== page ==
Photographing / Filming Rockets and Producing Videos

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Digit
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Photographing / Filming Rockets and Producing Videos

Postby Digit » Sat Jun 25, 2016 7:43 pm

Three of many things I can not do lol (I've not managed to get a still shot or decent video from one of my launches yet, but rely on others).

After watching such great videos as the new QRS promo, the Thunda 2018 promo, Ari's Oz Area 51 at Thunda 2015 and Air Command's TV quality documentaries, I've come to realise this is one aspect of our hobby I am particularly interested in.

After failed searches for how to's, I thought I'd start this thread for our more AV experienced members to share any particular techniques, tips and tricks they may have for interested folk such as myself.

I'll ask the first question, how do you film launches in slow motion?

Cheers.
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SpaceManMat
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Re: Photographing / Filming Rockets and Producing Videos

Postby SpaceManMat » Sun Jun 26, 2016 11:33 am

To do slow motion requires a decent camera with ability to take high frame rate video say 240 f/s with good resolution. When you slow down high frame rate video you will still have a reasonable frame rate. Gopro are a well known example of such a beast but there are other cheaper options.
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drew
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Re: Photographing / Filming Rockets and Producing Videos

Postby drew » Mon Jun 27, 2016 11:01 am

I just film in 1080p 60fps and then slow down or speed up the video after the fact with software. I'm positively crap at editing video as I've never taught myself to do text in video, overlay audio, etc. I just use OpenShot and when you right click on video clips you can set the playback speed via the properties field.
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SpaceManMat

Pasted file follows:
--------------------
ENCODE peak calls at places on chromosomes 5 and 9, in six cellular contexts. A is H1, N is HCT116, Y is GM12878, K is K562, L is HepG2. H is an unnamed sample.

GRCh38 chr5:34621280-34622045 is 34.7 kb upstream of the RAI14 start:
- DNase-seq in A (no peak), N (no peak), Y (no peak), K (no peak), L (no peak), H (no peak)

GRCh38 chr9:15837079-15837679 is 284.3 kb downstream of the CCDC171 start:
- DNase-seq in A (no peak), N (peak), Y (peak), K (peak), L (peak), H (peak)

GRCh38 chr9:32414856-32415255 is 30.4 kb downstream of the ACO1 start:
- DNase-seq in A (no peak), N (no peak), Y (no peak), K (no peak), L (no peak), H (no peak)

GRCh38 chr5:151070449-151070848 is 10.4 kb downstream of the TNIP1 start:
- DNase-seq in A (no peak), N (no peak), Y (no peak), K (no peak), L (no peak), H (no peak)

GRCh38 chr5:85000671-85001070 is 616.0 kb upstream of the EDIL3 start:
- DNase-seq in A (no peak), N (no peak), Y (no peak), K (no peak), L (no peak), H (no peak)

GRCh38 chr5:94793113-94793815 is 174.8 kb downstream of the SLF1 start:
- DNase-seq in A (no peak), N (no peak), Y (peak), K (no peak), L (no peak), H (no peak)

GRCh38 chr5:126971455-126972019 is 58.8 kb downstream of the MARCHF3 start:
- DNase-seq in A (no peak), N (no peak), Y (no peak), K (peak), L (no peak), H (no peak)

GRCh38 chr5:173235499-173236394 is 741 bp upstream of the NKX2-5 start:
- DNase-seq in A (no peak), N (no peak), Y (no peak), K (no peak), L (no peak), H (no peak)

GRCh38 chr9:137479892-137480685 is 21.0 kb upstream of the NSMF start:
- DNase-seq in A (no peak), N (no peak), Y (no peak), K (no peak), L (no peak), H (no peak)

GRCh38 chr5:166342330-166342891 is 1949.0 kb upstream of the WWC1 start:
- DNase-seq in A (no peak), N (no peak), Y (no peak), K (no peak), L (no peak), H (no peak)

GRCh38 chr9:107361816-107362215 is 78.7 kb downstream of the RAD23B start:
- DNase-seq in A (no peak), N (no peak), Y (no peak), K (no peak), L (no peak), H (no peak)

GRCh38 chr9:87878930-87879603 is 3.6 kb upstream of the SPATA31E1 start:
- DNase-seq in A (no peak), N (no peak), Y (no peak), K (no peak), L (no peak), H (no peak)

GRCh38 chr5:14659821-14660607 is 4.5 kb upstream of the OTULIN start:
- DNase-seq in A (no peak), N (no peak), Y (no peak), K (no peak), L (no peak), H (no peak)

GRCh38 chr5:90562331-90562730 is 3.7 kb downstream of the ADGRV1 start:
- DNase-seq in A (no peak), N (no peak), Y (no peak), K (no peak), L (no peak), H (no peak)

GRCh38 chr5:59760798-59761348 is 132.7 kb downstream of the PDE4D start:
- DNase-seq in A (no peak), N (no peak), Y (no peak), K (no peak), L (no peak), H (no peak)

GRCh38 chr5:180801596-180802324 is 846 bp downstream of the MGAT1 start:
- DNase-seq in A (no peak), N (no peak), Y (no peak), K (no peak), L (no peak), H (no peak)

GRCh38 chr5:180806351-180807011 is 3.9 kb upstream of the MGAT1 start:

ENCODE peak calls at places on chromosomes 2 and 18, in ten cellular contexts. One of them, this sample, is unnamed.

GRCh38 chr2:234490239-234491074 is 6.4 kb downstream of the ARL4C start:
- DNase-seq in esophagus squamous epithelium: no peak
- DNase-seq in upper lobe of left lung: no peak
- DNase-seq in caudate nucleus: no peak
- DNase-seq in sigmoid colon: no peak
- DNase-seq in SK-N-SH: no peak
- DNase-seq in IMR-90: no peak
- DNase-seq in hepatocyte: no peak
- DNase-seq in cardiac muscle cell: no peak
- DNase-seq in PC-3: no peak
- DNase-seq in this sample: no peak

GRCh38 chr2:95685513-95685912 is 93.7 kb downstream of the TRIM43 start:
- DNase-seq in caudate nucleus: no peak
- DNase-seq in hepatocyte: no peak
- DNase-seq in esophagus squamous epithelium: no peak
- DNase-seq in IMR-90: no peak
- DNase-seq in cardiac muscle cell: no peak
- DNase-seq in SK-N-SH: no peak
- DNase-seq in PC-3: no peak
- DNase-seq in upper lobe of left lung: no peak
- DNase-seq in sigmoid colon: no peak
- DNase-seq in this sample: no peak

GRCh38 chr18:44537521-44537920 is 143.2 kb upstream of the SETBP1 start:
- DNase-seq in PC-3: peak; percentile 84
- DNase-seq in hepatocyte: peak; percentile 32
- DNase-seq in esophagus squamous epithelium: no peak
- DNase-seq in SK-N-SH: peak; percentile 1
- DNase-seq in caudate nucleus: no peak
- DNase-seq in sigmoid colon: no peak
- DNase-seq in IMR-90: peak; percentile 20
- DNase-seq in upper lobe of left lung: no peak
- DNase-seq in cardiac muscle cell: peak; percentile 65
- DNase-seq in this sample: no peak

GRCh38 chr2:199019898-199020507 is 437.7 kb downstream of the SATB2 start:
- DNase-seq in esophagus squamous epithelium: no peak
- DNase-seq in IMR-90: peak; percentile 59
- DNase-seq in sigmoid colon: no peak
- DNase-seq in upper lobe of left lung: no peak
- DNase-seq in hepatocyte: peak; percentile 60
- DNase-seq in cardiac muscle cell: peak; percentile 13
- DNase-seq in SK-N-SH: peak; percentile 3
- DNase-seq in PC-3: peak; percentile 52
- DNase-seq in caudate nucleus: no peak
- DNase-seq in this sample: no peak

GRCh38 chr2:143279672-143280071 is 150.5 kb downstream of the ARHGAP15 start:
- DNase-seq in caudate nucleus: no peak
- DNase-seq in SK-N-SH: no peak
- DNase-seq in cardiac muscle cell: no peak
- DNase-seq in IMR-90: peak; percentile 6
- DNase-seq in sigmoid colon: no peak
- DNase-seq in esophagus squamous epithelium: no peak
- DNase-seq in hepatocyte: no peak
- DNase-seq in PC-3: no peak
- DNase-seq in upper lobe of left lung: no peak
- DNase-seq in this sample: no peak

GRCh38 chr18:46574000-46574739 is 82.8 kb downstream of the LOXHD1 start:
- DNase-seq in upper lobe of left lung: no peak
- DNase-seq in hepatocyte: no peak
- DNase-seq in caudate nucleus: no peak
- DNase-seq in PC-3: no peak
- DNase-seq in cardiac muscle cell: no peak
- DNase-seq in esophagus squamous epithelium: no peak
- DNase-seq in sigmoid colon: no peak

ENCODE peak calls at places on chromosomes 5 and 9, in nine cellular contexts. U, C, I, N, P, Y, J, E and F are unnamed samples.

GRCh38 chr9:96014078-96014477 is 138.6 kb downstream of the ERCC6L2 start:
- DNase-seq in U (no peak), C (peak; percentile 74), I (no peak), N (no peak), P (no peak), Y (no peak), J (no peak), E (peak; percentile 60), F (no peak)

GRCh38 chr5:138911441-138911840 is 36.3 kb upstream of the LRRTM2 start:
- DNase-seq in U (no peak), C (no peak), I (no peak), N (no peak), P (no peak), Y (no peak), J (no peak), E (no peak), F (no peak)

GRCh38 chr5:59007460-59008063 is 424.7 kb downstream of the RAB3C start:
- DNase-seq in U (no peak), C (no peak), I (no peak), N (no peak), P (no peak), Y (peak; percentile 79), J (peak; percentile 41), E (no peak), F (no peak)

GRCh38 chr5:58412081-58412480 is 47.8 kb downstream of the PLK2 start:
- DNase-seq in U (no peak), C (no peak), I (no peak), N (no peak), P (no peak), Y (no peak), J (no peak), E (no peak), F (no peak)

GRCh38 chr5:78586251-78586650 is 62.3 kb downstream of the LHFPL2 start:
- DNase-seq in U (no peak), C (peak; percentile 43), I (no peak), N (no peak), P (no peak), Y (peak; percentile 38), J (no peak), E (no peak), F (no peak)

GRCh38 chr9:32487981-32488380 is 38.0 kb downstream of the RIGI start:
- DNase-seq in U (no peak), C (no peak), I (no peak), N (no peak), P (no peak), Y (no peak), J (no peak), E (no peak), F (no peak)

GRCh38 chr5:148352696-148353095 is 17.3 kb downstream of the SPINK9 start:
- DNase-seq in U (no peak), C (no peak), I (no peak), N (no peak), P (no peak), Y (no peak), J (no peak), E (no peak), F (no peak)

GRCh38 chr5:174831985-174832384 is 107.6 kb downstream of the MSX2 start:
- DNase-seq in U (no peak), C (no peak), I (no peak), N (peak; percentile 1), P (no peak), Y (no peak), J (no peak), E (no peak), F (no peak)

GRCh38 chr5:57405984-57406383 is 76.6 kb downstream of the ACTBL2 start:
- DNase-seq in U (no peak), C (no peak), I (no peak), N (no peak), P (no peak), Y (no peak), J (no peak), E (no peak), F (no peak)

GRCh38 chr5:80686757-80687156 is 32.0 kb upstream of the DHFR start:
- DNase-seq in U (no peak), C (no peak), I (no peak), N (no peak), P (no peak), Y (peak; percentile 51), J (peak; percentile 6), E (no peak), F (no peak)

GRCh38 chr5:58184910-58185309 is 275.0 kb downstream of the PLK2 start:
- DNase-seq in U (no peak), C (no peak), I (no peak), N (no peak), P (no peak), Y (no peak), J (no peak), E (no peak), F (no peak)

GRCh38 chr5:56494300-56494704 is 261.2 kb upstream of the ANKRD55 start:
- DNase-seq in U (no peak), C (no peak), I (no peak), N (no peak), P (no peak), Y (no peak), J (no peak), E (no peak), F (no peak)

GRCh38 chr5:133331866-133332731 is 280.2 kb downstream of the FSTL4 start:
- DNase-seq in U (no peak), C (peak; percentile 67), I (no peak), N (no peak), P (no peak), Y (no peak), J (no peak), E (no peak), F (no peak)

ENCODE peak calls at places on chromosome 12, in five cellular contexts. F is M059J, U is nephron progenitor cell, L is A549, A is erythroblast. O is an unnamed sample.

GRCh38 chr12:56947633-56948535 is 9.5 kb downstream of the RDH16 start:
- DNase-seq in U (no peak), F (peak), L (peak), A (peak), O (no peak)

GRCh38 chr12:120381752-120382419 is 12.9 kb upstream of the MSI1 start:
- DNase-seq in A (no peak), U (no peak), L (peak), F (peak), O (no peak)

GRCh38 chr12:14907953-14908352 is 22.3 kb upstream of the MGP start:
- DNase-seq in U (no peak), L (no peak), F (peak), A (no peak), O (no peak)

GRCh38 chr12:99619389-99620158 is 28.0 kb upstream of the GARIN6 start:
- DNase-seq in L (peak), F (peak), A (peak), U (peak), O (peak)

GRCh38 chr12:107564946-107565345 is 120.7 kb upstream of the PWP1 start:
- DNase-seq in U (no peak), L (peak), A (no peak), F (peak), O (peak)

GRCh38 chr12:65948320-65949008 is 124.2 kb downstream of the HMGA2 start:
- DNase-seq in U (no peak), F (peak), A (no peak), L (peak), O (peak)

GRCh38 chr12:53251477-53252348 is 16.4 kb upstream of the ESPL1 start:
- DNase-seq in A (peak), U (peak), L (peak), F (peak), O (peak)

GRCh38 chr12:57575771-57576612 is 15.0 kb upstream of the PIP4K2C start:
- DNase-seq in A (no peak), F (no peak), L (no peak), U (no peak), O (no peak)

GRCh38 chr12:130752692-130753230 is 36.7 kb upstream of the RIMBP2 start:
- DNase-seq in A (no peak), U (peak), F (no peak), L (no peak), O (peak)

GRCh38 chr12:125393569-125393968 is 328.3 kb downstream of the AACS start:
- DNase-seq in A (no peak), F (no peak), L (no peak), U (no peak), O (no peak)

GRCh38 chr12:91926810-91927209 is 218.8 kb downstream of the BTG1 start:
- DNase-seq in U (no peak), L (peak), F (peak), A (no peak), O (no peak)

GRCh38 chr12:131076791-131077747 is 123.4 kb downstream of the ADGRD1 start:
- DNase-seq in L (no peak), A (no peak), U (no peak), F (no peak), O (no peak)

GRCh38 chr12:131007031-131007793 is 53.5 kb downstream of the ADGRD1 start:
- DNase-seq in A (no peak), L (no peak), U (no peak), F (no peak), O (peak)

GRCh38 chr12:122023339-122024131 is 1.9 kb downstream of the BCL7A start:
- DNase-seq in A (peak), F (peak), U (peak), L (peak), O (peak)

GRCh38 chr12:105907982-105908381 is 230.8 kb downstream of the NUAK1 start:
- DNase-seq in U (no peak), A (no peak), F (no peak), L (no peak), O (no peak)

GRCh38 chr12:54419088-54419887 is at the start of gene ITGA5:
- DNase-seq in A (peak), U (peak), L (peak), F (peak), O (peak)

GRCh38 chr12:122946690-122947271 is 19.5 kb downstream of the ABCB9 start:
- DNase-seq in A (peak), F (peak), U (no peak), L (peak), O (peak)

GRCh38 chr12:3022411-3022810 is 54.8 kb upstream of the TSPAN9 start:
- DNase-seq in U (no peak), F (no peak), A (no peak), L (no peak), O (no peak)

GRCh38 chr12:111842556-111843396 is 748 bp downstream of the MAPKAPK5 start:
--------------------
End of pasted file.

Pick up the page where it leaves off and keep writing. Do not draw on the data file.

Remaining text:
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Re: Photographing / Filming Rockets and Producing Videos

Postby SpaceManMat » Mon Jun 27, 2016 1:20 pm

drew wrote:I just film in 1080p 60fps and then slow down or speed up the video after the fact with software. I'm positively crap at editing video as I've never taught myself to do text in video, overlay audio, etc. I just use OpenShot and when you right click on video clips you can set the playback speed via the properties field.


How much do you slow your speed down to Drew. I would have thought 1/2 to 1/3 would be ok but not 1/4?
QRS: 124
AMRS: 32 L2 RSO
Highest Altitude: 10,849 feet
Largest Motor: CTI 1115J530 IM
Current Project: X Wing

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Re: Photographing / Filming Rockets and Producing Videos

Postby drew » Mon Jun 27, 2016 3:35 pm

Here's the video of my SpeedStack launch last year I took with my Xiaomi Yi slowed to 1/10th speed.

https://www.youtube.com/watch?v=PVpM2IUV53U

I gave the URL instead of embedding the youtube video as it's best to click through and select the 1080p60 resolution on the youtube video.

Looks alright to me, but I could be wrong. What do you think?
Andrew Hamilton
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AMRS Records Committee Chairman
Max Alt AGL - 23,908ft - K300 - Balls 22
Max V - 2,488 ft/s, ~Mach 2.2 - M2250 - THUNDA 2015

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Re: Photographing / Filming Rockets and Producing Videos

Postby air.command » Mon Jun 27, 2016 11:07 pm

Digit wrote:I'll ask the first question, how do you film launches in slow motion?

Hi Digit, as SpaceManMat and Drew mentioned, in order to get good slow motion video, you need to have a camera that can film at high speed. We use the Exilim FC100 (http://www.exilim.eu/euro/exilimhighspeed/exfc100/) which is a little old now but it gives you a range of frame rates. As with most cameras like these you have to trade frame rate for resolution. Although it can film at 1000 frames per second, you only get a frame size of 224x64 pixels which is almost unusable. The 210fps is a good compromise at 480x360. Not a great frame size but is resonable to watch.

We also use the GoPro Hero 3 Black edition that can shoot at 240fps with a frame size of 848x480 that gives great results.

After you convert the movies to play at say 25 or 30fps that show the slow motion at a smooth frame rate, you can further reduce that in software by around half to get even slower, but beyond that it just starts getting too choppy.

When shooting high speed video you also need lots of light, so your videos will turn out better on sunny days rather than on overcast ones. (The faster the frame rate the less light each frame gathers.)

Slow-mo video typically produces very large data files so you need to make sure you have plenty of room on your memory card. Turn on the camera just before the action starts and turn it off as soon as you can when the action stops. A few times now I've forgotten to turn off the GoPro out near the pad and then had to deal with multi gigabyte data files that need to be processed or copied somewhere so you have enough room for the next launches.

The high data rates with slow motion video also typically require you to have a fast memory card. Usually a class 10 works best.

- George
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Re: Photographing / Filming Rockets and Producing Videos

Postby nils » Fri Aug 18, 2017 4:45 pm

New and expensive smartphone is also an option. Many can do 720p@240fps or more.


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